According to the academic research report, esports tick the first five elements of what is needed to be considered a sport. With that being said, physical activity in esports isn’t really comparable to that of a traditional sport.

My take on this is that the lightning-fast reflexes required by top esports players, in titles such as CS:GO or StarCraft II, should be considered physical skills. Some top professional esports players have undergone wrist surgeries, and if you’ve played a lot of competitive titles, you will know just how physically draining several hours of matches can be.

Governance of esports

One other aspect, in comparison to traditional sport, that esports lack, is proper governance. The academic research paper notes that this is arguably the greatest barrier regarding esports’ inclusivity as a credible sport. This is due to the lack of organizational structure. The World Esports Association (WESA) is the “purported representative body for esports players, teams and organizations“.


The WESA is an official signatory of the World Anti-Doping Agency. However, the academic research report explains that the WESA inspires little confidence to enforce or ensure compliance of the regulatory practices. The practices should include the following:


  • Random drug testing
  • Player transfers
  • Drafting of player contracts
  • Arbitration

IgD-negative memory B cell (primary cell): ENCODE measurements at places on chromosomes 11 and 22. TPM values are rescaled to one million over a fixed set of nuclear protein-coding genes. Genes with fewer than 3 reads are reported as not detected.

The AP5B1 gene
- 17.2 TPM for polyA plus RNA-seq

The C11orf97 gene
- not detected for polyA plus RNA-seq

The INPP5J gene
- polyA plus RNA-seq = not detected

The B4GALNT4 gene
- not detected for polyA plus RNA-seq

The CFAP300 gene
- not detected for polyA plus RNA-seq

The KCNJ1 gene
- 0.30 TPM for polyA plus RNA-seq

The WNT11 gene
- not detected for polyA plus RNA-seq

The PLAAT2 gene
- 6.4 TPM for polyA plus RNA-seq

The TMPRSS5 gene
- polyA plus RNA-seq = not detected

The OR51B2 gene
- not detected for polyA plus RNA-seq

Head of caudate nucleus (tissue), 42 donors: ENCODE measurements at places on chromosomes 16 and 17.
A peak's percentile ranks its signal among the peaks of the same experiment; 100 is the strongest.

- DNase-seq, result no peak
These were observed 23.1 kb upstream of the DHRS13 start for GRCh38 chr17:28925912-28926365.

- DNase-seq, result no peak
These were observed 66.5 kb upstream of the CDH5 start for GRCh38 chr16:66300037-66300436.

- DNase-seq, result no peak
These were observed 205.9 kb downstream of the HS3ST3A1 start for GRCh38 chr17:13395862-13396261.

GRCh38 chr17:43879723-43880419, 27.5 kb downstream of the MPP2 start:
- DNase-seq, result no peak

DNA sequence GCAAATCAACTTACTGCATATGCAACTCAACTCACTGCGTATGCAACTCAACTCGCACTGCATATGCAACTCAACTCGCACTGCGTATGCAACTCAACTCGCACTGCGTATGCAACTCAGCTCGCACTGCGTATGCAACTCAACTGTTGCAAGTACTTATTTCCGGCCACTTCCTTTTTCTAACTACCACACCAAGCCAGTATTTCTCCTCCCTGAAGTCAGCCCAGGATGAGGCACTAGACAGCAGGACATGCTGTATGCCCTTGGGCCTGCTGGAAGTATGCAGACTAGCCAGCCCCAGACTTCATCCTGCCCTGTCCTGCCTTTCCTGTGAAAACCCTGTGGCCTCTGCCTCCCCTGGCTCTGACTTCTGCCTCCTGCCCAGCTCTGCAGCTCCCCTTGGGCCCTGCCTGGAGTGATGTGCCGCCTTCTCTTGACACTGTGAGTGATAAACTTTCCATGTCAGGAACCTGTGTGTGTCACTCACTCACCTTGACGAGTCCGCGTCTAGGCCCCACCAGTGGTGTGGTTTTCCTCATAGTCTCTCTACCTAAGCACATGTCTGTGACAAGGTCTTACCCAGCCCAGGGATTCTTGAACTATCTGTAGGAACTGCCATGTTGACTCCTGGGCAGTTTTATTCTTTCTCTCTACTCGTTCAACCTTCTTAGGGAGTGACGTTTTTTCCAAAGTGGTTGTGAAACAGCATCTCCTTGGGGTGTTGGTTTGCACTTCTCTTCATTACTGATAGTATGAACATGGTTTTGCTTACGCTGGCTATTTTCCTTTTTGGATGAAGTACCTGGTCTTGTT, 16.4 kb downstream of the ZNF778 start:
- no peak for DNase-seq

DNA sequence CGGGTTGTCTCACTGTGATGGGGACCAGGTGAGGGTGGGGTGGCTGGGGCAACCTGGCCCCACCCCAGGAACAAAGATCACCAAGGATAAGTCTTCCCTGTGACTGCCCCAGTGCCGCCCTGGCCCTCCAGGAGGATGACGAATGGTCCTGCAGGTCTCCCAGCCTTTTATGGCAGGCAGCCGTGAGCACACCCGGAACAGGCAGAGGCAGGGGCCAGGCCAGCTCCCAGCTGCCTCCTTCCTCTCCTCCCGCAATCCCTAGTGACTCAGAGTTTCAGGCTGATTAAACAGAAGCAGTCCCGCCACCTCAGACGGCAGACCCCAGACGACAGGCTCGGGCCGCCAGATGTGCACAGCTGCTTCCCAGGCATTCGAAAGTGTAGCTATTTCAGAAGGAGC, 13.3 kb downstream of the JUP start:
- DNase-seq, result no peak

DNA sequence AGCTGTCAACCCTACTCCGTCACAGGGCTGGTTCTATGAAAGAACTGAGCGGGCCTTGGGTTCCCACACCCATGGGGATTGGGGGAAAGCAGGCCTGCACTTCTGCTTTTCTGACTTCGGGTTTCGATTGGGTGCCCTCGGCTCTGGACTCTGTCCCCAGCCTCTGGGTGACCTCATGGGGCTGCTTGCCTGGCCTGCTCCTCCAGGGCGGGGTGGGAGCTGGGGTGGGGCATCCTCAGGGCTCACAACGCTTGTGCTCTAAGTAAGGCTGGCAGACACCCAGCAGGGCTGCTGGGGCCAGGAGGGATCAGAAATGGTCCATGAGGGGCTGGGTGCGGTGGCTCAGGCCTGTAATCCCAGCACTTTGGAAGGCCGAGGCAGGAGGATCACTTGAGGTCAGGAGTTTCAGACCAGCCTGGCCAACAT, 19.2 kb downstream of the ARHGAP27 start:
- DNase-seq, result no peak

The academic research report goes on to explain that:

Since esports titles remain the intellectual property of their respective game publishers, there is at least some level of authority regarding the enforcement of standardised rules and penalties of misconduct. This may extend to tournament organisers, such as ESL formerly known as Electronic Sports League, who maintain these rules, as well as their own rules, including matters involving fraud and deception. Broad policy reform under the jurisdiction of a global esports authority, however, is necessary to allow unbiased control and enforcement of policies regarding the matters of players, organisations and tournament organisers.


Clearly, for esports to be recognized as a “real sport”, there needs to be a governing body and uniformity between all esports disciples.

Research report conclusion

Read the academic research report’s conclusion below, followed by our take.


Esports continues to show record growth as a front-runner in the digital ecosystem. Despite esports being a highly competitive and commercially-invested form of competition, it currently remains segregated from the sporting community. A call to refine the current definition of sport to be more inclusive, without favouring physicality, has initiated progress regarding the inclusivity of esports. In celebrating a new era in digital entertainment and sporting activity, researchers are encouraged to be objective and use the esports platform as an opportunity to extend health and performance research.